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Old 08-01-2007, 02:35 PM   #9
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While minimizing taxes is certainly an important consideration, state provided benefits shouldn't be overlooked. If you needed hospitalization through a state high risk pool, or needed long term care through state medicaid, which state would you rather be in?
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Old 08-01-2007, 04:02 PM   #10
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I have homes in Virginia and Texas. Texas has been my residency. I spent more than half the year there, and have my voters reg, drivers licence and everything else there, except for one car I keep garaged in VA so I had to license it there. I had never had residency in VA so I've

One year I got a tax bill from VA. They claimed I filed a federal tax return from a VA address, which was a lie. I filed electonically and listed my Texas address. I think they got it from either my house property taxes or car registration. I filled out a form to contest the bill, explaining that it was a vacation home. I was ready to show them all of my proof of Texas residency if needed. I've heard that they might want to see credit card bills, and even proof of seeing doctors in the other state, things that actually show you were physically there. I heard this from a friend who wanted to establish a residency in one of those tax-free states and asked a lawyer how to do it legitimately. BTW, VA never asked me for any followup. Remember it's not the IRS, but the state revenue dept that cares about your state income taxes.

In the hypothetical question, if the only property you own is in Michigan, it may be tough to support your case if they dig very deep. Tax fraud doesn't seem worth the risk for the money. The more money involved, the more likely they are to dig, I would guess. And if you once paid taxes in Michigan, it seems like it's tougher to escape because they'd more likely want proof that you really moved. On the other hand, lots of people probably move to another state, and turn their old house into a rental, and probably never get hassled.

This year I'm switching residency to Virginia because my daughter wants to go to college there. The tuition vs. tax cost is more or less a wash, but she should be in the resident pool for admission purposes, and I think she'll need that help. I hope it works out.
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Old 08-01-2007, 04:28 PM   #11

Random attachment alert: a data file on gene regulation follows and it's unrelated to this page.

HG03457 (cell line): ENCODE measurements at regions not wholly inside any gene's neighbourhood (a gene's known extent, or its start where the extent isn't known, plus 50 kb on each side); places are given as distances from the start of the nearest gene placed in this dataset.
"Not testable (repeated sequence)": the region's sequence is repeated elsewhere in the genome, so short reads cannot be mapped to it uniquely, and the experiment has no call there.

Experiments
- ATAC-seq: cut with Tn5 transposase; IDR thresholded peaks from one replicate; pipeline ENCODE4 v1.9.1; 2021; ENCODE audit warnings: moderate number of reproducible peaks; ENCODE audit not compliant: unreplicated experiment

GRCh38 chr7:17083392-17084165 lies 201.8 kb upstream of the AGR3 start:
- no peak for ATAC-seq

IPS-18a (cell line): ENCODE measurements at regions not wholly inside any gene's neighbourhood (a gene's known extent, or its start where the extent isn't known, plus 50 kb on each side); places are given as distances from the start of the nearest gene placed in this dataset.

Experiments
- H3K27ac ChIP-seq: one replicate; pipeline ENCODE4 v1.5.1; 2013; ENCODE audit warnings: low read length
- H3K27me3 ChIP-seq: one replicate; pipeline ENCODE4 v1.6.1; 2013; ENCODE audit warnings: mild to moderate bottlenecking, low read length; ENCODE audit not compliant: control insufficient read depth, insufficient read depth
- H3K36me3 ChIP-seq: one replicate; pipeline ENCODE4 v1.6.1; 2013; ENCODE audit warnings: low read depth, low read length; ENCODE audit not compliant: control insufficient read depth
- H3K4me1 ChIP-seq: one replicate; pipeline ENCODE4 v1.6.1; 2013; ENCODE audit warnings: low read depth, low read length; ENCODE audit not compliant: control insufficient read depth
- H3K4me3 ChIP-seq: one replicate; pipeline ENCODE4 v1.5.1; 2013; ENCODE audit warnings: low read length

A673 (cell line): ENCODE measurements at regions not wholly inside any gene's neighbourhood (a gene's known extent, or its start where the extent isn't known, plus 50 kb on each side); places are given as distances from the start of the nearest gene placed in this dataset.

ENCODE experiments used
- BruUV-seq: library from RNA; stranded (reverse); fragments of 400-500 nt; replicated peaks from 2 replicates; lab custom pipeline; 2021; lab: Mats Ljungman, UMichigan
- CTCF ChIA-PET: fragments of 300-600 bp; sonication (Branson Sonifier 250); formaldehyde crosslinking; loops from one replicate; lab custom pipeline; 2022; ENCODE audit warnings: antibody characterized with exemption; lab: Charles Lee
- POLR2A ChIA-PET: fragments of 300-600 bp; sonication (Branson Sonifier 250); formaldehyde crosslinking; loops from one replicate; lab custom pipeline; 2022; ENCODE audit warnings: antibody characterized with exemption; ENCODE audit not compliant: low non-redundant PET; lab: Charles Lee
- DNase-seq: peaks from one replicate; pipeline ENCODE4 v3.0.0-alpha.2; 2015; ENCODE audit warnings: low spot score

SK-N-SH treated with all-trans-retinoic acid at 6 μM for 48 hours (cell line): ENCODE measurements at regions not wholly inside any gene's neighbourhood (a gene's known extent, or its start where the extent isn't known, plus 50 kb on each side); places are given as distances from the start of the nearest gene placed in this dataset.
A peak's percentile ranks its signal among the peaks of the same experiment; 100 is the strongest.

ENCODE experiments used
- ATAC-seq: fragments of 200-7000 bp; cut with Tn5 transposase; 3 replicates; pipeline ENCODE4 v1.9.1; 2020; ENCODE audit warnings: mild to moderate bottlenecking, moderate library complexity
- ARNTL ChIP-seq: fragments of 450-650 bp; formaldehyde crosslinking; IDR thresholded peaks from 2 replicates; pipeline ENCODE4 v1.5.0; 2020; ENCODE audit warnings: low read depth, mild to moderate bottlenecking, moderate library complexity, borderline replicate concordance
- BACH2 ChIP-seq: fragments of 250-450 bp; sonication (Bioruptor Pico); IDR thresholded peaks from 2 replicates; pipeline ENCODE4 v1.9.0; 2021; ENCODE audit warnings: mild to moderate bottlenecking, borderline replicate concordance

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I have homes in Virginia and Texas. Texas has been my residency. I spent more than half the year there, and have my voters reg, drivers licence and everything else there, except for one car I keep garaged in VA so I had to license it there. I had never had residency in VA so I've

One year I got a tax bill from VA. They claimed I filed a federal tax return from a VA address, which was a lie. I filed electonically and listed my Texas address. I think they got it from either my house property taxes or car registration. I filled out a form to contest the bill, explaining that it was a vacation home. I was ready to show them all of my proof of Texas residency if needed. I've heard that they might want to see credit card bills, and even proof of seeing doctors in the other state, things that actually show you were physically there. I heard this from a friend who wanted to establish a residency in one of those tax-free states and asked a lawyer how to do it legitimately. BTW, VA never asked me for any followup. Remember it's not the IRS, but the state revenue dept that cares about your state income taxes.

In the hypothetical question, if the only property you own is in Michigan, it may be tough to support your case if they dig very deep. Tax fraud doesn't seem worth the risk for the money. The more money involved, the more likely they are to dig, I would guess. And if you once paid taxes in Michigan, it seems like it's tougher to escape because they'd more likely want proof that you really moved. On the other hand, lots of people probably move to another state, and turn their old house into a rental, and probably never get hassled.

This year I'm switching residency to Virginia because my daughter wants to go to college there. The tuition vs. tax cost is more or less a wash, but she should be in the resident pool for admission purposes, and I think she'll need that help. I hope it works out.
My Son who is on AD with the Military recently changed his HOR from Florida to Virginia for the express purpose of sending the kids to VA Colleges. He was told there would be a one year wait for the residency to take effect for in-state tuition purposes. As it turned out they did not make him wait the full year and his oldest Son got in-state rates a few months earlier. Not sure if it was because of the AD Military status or if VA grants it early routinely.